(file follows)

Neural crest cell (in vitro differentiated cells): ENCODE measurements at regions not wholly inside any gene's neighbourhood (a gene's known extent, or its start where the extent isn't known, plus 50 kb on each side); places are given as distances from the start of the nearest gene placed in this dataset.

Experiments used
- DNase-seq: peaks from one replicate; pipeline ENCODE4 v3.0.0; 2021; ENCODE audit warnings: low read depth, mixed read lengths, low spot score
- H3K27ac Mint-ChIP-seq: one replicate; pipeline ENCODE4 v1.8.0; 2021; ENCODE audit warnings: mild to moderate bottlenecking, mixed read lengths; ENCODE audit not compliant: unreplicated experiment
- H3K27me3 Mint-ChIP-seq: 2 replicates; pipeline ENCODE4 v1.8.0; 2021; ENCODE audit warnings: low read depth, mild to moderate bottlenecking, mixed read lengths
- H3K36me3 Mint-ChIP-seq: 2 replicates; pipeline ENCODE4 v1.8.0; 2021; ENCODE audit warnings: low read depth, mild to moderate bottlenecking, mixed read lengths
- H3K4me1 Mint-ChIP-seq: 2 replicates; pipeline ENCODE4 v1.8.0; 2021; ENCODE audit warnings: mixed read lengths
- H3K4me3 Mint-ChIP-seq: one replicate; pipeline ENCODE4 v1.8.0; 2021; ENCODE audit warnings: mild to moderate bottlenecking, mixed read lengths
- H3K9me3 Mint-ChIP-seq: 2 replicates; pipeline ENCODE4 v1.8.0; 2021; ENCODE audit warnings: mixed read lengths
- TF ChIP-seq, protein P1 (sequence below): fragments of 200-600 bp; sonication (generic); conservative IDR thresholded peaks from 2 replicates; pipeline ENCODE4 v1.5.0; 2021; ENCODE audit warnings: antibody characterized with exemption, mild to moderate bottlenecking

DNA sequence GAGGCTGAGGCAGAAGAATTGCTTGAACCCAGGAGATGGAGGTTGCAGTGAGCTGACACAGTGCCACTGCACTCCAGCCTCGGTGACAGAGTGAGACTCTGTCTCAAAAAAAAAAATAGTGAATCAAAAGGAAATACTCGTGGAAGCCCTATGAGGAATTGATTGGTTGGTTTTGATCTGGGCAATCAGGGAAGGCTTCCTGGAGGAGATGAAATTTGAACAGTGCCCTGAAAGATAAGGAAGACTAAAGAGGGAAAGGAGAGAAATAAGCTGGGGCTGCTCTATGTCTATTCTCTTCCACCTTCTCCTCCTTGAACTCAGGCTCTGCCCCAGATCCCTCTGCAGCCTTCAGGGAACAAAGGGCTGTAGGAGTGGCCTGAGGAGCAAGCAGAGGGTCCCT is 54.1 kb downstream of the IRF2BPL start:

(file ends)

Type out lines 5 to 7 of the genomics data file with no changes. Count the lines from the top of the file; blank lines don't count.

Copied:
- H3K27me3 Mint-ChIP-seq: 2 replicates; pipeline ENCODE4 v1.8.0; 2021; ENCODE audit warnings: low read depth, mild to moderate bottlenecking, mixed read lengths
- H3K36me3 Mint-ChIP-seq: 2 replicates; pipeline ENCODE4 v1.8.0; 2021; ENCODE audit warnings: low read depth, mild to moderate bottlenecking, mixed read lengths
- H3K4me1 Mint-ChIP-seq: 2 replicates; pipeline ENCODE4 v1.8.0; 2021; ENCODE audit warnings: mixed read lengths